Ransomware attack operators continue to diversify their methods. According to a report, the Portuguese multinational energy company Energias de Portugal (EDP) has just fallen victim to an encryption malware infection; Attackers reportedly used the dangerous variant of RagnarLocker ransomware, and demanded a $10 million payment to release the encrypted information.
Reports from MalwareHunterTeam cybersecurity specialists ensure that threat actors managed to extract more than 10 TB of confidential files from the Portuguese company, and threaten to expose them if the required payment is not received within a certain timeframe.
The alleged perpetrators of the attack also posted a message on Ragnarok, a site used by hackers to post leaked information: “We downloaded more than 10 TB of private information from EDP servers. Below you can find a couple of files and screenshots of the attacked network! This is just a sample, although we could also post the information in other blogs and online magazines,” the hackers say.
After analyzing the attack, MalwareHunterTeam identified that the hackers used the RagnarLocker attack variant. Moreover, the specialized BleepingComputer platform gained access to the ransom note received by the attacked company; In addition, tor’s payment page was discovered where hackers demand ransom payment.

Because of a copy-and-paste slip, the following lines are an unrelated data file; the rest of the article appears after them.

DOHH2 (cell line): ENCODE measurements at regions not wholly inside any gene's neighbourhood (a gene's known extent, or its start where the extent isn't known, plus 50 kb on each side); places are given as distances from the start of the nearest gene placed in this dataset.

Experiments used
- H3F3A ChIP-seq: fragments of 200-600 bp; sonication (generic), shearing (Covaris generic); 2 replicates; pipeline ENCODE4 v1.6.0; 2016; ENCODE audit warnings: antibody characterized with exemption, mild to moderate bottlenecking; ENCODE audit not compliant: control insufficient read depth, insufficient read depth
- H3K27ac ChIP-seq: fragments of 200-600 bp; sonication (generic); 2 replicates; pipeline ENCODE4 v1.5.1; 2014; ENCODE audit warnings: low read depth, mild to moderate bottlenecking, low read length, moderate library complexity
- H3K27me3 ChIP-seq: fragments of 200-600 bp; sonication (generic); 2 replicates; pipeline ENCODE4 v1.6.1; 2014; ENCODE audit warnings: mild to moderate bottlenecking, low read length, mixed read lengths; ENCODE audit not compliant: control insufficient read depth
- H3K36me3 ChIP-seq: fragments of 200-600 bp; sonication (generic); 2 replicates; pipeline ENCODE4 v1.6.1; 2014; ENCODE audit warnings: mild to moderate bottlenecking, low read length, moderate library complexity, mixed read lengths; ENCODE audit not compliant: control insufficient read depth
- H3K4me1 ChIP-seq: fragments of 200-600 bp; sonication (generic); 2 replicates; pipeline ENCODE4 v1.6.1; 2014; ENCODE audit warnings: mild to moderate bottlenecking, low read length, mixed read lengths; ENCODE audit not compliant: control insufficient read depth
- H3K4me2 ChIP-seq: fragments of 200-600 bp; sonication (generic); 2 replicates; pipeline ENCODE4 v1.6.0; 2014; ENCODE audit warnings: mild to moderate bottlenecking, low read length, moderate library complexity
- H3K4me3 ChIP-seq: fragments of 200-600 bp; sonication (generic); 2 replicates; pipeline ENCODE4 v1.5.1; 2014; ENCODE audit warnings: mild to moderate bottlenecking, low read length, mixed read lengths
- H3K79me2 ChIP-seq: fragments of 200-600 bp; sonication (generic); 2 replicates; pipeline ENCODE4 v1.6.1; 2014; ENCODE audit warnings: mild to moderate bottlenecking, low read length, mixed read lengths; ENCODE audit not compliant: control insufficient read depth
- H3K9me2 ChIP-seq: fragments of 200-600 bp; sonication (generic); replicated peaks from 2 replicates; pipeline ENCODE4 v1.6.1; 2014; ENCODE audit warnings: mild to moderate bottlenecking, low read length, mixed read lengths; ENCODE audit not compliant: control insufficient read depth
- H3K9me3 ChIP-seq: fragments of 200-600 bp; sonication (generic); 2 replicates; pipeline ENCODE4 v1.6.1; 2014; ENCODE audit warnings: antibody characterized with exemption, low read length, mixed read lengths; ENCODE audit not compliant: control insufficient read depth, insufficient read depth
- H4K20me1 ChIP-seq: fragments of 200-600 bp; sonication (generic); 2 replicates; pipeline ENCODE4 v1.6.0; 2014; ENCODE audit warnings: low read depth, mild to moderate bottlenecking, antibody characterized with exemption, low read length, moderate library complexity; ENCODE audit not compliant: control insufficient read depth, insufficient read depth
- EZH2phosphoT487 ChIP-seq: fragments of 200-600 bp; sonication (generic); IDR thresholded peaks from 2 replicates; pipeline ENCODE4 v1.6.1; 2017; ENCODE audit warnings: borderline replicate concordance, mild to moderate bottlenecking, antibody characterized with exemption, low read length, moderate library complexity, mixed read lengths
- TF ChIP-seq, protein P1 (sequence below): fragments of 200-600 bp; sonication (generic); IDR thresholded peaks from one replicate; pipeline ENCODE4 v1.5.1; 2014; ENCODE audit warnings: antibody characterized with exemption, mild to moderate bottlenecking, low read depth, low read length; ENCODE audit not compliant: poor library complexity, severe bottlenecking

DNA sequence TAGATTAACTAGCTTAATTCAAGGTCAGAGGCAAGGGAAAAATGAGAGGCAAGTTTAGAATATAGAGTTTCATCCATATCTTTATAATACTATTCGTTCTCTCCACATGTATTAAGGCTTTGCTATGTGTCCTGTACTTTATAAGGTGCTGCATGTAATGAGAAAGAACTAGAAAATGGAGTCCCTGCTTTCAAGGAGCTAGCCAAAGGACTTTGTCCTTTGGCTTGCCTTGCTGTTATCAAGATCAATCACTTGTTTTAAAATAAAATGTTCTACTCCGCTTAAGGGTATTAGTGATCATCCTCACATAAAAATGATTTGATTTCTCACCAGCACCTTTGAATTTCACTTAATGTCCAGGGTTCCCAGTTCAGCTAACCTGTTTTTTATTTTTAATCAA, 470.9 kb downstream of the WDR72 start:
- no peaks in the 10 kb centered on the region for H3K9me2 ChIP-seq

The attackers left the ransom note on EDP systems, from where they were able to steal sensitive company information, including details about multiple transactions, such as billing, contracts, transactions, customers and partners.
This ransomware variant was first identified in 2019, when it was used to attack multiple enterprise networks. RagnarLocker operators typically target software used by managed service providers, preventing their attacks from being identified.
So far it is not known whether the affected company will pay the ransom or if it will try to recover the information compromised by its own methods. However, it is known that the hackers offered the company a special price if they rush to contact them (or complete the payment within two days of the attack). Specialists fear that hackers will release the compromised information in case the company decides not to pay the ransom.
He is a well-known expert in mobile security and malware analysis. He studied Computer Science at NYU and started working as a cyber security analyst in 2003. He is actively working as an anti-malware expert. He also worked for security companies like Kaspersky Lab. His everyday job includes researching about new malware and cyber security incidents. Also he has deep level of knowledge in mobile security and mobile vulnerabilities.